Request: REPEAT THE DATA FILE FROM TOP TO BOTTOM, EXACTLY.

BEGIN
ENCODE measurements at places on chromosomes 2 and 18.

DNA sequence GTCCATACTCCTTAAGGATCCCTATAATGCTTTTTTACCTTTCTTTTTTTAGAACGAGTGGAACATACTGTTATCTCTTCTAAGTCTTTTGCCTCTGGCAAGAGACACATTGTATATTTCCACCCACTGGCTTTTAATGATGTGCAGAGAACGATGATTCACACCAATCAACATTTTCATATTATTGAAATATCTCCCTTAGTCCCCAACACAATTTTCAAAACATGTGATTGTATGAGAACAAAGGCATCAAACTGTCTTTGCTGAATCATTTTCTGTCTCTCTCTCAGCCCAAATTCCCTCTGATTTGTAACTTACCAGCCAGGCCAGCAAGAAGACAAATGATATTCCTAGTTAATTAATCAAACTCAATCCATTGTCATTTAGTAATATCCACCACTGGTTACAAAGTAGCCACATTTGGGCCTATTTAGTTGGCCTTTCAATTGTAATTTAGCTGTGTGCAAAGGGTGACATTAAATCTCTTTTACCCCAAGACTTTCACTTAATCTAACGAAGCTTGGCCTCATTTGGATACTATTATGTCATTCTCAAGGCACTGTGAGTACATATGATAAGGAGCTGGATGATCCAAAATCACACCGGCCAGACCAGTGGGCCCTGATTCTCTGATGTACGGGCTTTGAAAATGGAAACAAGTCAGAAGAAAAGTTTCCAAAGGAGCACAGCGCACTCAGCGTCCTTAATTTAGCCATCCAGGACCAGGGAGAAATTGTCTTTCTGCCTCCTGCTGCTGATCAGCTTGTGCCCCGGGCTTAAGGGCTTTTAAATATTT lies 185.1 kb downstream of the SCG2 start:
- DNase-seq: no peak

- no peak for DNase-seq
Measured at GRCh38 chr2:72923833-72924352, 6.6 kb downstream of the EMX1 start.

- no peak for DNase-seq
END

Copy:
ENCODE measurements at places on chromosomes 2 and 18.

DNA sequence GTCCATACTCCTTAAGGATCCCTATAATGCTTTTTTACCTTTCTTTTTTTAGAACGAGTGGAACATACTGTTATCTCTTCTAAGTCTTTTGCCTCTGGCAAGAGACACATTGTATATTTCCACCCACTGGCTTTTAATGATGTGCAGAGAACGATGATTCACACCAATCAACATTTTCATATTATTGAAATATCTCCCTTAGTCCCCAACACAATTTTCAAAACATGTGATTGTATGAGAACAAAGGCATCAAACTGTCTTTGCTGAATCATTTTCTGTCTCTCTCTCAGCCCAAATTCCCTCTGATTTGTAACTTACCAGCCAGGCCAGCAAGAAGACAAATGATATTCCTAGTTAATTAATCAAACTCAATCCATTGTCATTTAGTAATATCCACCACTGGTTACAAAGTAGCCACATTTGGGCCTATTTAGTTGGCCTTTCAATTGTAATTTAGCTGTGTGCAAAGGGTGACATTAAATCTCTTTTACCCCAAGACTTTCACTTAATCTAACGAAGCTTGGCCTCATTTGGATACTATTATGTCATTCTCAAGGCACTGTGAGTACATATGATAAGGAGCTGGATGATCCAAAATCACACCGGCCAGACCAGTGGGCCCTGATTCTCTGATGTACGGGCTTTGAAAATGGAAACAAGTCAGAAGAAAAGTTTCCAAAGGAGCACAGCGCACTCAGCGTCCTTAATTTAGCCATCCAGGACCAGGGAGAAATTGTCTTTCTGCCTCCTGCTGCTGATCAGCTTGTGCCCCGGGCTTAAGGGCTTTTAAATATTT lies 185.1 kb downstream of the SCG2 start:
- DNase-seq: no peak

- no peak for DNase-seq
Measured at GRCh38 chr2:72923833-72924352, 6.6 kb downstream of the EMX1 start.

- no peak for DNase-seq